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An Urban Experience
C. Clercx1
1University of Liège, Department of Clinical Sciences of Companion Animals and Equine, LIEGE-SART TILMAN, Belgium
In dogs, idiopathic pulmonary fibrosis (CIPF) has been described with a clear breed predisposition; indeed, canine IPF affects mainly the West Highland White Terriers (WHWT). It has been described, much more rarely, in other terrier breeds, such as the Bull terrier
or the Staffordshire Bull terrier (1)(2), although it is not known if pulmonary fibrosis is exactly the same as in the WHWT breed. Since its first description in 1999 (3), several studies have been conducted to improve the clinical characterisation of the disease, expand
our understanding about the pathophysiology and identify biomarkers of the disease. At the present time, however, several aspects of CIPF remain unknown. A similar condition exists in humans(4). In man, idiopathic pulmonary fibrosis (IPF) is an emerging progressive fibrotic lung disease with an unknown aetiology, poorly understood pathophysiology and a poor prognosis.
Etiology and Pathophysiology
As in humans, the etiopathogenesis of IPF in dogs is
not known. There is emerging evidence for the role
of genetic factors in the development of the disease. Most cases appear to be caused by an interaction between a specific environmental exposure and a genetic predisposition. In dogs, confinement to related terrier breeds combined with very low incidence within non-terrier breeds also strongly suggests an underlying genetic cause. Current prevailing hypotheses for the condition focus on dysregulated epithelial–mesenchymal interactions promoting a cycle of continued epithelial
cell injury and fibroblast activation leading to fibrosis. Multiple abnormalities in a myriad of biological pathways affecting inflammation and wound repair, including matrix regulation, epithelial reconstitution, the coagulation cascade, neovascularization, and anti-oxidants, modulate this defective process and promote fibrogenesis.
Clinical presentation
The disease is clinically characterized by progressive dyspnea, exercise intolerance (1,5). As it occurs gradually in old animals, owners may first think that symptoms
are only related to ageing. Most dogs also present chronic cough. In severe cases, exercise intolerance is obvious and the tongue can get a bluish appearance. Pronounced crackles are a hallmark of the disease; they can be heard on auscultation, and can sometimes be heard by the owners without stetoscope. The general body condition is good and dogs do not lose weight and remain happy living pets for a prolonged period.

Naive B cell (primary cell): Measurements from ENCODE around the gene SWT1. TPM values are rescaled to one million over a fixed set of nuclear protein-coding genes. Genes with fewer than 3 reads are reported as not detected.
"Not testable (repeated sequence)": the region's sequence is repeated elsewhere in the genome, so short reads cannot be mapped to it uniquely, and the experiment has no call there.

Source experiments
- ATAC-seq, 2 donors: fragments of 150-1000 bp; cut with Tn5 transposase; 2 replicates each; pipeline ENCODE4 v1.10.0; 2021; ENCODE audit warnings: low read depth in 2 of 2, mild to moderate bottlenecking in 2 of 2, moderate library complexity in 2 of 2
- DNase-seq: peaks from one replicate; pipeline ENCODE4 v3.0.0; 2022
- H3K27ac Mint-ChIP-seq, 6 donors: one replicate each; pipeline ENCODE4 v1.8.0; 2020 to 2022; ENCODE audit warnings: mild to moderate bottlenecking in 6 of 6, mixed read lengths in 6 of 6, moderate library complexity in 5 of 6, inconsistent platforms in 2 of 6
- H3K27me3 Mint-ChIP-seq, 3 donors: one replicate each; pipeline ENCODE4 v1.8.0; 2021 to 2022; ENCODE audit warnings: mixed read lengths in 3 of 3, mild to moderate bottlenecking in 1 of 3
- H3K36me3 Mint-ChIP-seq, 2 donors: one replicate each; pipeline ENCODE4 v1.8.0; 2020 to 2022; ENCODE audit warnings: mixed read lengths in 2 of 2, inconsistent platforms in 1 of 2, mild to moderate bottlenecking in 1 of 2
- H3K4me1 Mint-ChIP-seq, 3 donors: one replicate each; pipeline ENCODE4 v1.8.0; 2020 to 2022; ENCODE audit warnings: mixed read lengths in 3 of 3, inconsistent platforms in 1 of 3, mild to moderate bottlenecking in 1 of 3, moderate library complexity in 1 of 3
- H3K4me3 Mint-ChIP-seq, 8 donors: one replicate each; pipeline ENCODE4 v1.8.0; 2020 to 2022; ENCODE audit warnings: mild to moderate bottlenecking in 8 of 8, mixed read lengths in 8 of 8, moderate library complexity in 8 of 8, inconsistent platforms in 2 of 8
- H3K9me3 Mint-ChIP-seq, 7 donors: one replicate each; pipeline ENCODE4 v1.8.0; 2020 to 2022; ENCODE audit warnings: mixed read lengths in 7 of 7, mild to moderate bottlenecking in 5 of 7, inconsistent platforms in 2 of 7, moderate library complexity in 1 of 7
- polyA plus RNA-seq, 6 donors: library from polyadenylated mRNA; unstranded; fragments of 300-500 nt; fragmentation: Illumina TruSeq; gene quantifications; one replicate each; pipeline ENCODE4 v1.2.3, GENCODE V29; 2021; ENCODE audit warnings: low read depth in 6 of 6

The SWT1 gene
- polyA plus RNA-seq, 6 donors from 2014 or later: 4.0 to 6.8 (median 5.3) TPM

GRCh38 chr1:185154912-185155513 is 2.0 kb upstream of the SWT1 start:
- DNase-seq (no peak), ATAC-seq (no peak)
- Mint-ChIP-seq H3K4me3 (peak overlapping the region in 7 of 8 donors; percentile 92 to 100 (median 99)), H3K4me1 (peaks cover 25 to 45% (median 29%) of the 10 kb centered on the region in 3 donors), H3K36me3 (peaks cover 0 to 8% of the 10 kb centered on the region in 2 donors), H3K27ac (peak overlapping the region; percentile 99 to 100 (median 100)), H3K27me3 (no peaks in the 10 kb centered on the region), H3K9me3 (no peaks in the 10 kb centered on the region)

Diagnosis and differential diagnosis
The disease is not easily distinguished from chronic bronchitis, which may co-exist. In IPF, cough can be attributed with tracheal collapse, which is found in
a proportion of affected dogs, probably due to the increased work of breathing. Crackles might suggest cardiogenic edema; however, such a diagnosis is not compatible with other clinical findings. In some dogs, crackles can even be heard without stethoscope
when the dog is breathing with an open mouth (1). Radiographic, bronchoscopic, hematologic, or biochemical findings are not specific, but help to eliminate other possible disorders. Echocardiography may reveal signs of secondary pulmonary arterial hypertension. Arterial blood gas analysis shows low levels of PaO2 and a high alveolar–arterial oxygen gradient(1). The 6 minutes walking test, a totally not invasive exercise testing, increasingly used in clinical human practice for exercise capacity evaluation, may be used in dogs with IPF (6). Other noninvasive pulmonary function tests are rarely used in veterinary practice. Lung imaging using high-resolution CT is currently often used to evaluate IPF in humans, and is the test of choice in dogs as well (7) and that it can be performed under sedation in most dogs(8). A recent study reported
that However, ultimate confirmation of the diagnosis requires lung biopsy and histopathology (9). With the goal to better understand this fatal disease and to offer novel therapeutic approaches for the future, as well as
to improve its diagnosis, a collaborative research project has jointly initiated a few years ago by our team at the University of Liège and Professor Rajamäki from the University of Helsinki. A dedicated website has been
built (, which aims to share objectives, progress and information relating to this research project and to improve communications between veterinarians, dog’s owners and breeders around the disease.

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